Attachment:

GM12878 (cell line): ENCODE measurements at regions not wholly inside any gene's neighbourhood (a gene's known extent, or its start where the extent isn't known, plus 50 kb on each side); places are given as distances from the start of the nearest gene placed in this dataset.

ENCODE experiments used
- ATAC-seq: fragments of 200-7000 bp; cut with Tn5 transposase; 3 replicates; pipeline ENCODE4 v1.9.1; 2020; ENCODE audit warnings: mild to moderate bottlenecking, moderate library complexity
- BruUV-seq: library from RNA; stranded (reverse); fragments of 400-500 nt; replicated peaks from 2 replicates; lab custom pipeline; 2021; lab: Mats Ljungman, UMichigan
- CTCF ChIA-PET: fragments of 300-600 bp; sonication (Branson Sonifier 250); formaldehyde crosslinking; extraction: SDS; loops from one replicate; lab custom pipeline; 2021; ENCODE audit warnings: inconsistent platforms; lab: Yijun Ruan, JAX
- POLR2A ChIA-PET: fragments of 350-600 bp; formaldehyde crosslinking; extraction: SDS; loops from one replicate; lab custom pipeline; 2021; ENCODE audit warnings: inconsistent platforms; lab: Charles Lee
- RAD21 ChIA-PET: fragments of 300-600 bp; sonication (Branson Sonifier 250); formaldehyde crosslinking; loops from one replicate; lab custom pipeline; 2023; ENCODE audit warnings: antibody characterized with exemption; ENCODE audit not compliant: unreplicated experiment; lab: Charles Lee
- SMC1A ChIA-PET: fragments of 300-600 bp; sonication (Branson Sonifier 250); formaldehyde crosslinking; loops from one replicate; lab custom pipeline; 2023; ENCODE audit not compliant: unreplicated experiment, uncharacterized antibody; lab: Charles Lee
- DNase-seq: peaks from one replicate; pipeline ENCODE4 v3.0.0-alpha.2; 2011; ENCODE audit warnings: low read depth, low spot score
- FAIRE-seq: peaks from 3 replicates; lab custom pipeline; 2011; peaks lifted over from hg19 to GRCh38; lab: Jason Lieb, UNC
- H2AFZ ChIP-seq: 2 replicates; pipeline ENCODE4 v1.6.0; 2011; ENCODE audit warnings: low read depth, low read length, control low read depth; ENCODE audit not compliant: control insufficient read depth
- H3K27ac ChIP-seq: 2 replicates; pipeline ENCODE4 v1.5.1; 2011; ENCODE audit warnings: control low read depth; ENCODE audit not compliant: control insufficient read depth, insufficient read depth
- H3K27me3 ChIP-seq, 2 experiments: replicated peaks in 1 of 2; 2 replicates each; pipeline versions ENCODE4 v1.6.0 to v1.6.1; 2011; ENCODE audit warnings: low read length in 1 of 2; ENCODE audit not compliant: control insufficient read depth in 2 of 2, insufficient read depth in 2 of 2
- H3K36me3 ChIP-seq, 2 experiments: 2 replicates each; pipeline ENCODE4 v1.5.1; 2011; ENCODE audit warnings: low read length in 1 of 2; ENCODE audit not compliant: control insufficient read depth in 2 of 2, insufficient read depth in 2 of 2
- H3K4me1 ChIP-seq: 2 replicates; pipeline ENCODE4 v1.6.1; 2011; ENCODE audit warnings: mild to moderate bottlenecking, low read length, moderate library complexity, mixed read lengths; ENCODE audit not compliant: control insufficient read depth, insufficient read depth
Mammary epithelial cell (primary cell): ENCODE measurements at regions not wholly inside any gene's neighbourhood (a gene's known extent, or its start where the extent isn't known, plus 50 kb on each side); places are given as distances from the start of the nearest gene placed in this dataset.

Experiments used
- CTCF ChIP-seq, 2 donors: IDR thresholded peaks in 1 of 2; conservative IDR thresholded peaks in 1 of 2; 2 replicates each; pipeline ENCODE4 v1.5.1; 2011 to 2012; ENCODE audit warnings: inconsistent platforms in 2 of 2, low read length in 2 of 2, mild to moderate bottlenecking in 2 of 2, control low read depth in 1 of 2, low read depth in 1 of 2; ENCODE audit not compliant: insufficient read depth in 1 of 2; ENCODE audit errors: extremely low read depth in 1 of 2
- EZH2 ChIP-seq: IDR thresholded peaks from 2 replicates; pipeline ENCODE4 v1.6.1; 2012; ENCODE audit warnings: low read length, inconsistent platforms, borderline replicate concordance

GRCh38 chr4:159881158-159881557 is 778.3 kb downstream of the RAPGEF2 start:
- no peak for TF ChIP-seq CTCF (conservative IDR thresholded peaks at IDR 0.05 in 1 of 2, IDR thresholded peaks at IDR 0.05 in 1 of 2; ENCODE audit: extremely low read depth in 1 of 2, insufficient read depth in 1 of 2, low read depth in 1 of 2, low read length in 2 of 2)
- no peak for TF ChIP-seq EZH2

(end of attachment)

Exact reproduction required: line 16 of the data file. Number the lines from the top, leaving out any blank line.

Mammary epithelial cell (primary cell): ENCODE measurements at regions not wholly inside any gene's neighbourhood (a gene's known extent, or its start where the extent isn't known, plus 50 kb on each side); places are given as distances from the start of the nearest gene placed in this dataset.